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Let us consider a differential equation of the form :

$$\frac{\partial^2 u}{\partial x^2} + a\frac{\partial u}{\partial x} = 0$$ The solution is of the form $u = c_0 + c_1\exp(ax)$. Wtih boundary conditions $u(\infty) = 0.5$ and $u(0) = -bV$. Here, b and V are constants. How do I now calculate the exact solution of this differential equation ?

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This is incorrect. The auxiliary equation formed would be $$m^2+am=0$$ $$m(m+a)=0$$ $$m=0,\, -a$$ $$\therefore u=c_0+c_1 e^{-ax}$$ Assuming that $a\gt 0$ and $a\in \mathbb{R}$, $$u(\infty)=c_0=0.5$$ But one cannot determine the exact solution without another boundary condition. So the final solution is then $$u=0.5+c e^{-ax}$$

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  • $\begingroup$ @Terence, don't add things to the answer that wasn't the author's intent. If you think there are steps missing, write a comment, or better, post your own answer. $\endgroup$ – Dylan Mar 5 at 9:10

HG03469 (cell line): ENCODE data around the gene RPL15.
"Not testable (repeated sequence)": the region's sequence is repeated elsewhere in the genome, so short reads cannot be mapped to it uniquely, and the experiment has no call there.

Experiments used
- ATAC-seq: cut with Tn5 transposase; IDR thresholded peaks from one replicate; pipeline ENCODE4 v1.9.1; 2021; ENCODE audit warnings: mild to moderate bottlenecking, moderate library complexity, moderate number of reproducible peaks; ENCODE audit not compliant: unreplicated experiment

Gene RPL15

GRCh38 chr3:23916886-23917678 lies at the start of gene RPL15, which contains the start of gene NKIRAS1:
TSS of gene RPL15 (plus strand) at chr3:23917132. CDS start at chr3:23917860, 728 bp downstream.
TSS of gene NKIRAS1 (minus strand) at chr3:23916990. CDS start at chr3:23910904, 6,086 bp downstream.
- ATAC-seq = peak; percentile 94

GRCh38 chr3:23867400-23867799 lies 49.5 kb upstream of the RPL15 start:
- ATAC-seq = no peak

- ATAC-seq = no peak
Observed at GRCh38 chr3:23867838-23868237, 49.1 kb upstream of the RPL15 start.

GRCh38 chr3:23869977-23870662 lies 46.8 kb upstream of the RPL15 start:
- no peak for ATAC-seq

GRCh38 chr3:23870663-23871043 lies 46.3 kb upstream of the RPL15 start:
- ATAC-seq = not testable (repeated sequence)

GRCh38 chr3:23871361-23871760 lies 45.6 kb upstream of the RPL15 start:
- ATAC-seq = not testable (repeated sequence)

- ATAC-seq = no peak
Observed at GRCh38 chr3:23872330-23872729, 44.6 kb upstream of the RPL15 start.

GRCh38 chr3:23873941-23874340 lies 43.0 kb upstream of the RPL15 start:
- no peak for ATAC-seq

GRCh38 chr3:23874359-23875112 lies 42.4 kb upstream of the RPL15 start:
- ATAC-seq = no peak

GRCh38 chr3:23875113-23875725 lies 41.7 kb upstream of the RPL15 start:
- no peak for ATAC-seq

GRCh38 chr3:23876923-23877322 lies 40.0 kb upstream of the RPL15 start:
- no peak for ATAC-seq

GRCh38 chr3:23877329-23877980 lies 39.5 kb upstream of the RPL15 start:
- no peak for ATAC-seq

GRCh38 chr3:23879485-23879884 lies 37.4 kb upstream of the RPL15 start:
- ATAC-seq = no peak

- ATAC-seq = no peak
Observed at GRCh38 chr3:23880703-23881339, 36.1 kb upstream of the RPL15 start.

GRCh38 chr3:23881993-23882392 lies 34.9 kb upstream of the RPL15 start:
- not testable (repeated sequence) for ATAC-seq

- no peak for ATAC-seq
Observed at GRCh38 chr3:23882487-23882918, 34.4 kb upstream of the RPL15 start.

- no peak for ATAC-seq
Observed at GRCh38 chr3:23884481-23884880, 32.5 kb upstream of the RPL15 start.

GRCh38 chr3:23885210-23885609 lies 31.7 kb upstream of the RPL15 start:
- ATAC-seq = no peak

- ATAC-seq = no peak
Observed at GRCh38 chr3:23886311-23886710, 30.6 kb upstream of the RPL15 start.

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As pointed out in another answer, the generic solution to

$\frac{d^2 u}{d x^2} + a\frac{d u}{d x} = 0$

for $a \ne 0$ is actually

$u = c_0 + c_1\exp(-ax)$

As long as $a>0$ then we have

$u(0) = c_0 \\ u(\infty) = c_0+c_1 \\ \Rightarrow c_1 = u(\infty) - u(0)$

If $a<0$ then $u(\infty)$ is undefined as $u$ is unbounded as $x \rightarrow \infty$.

If $a=0$ then the generic solution is $u=c_0+c_1x$ and again $u(\infty)$ is undefined.

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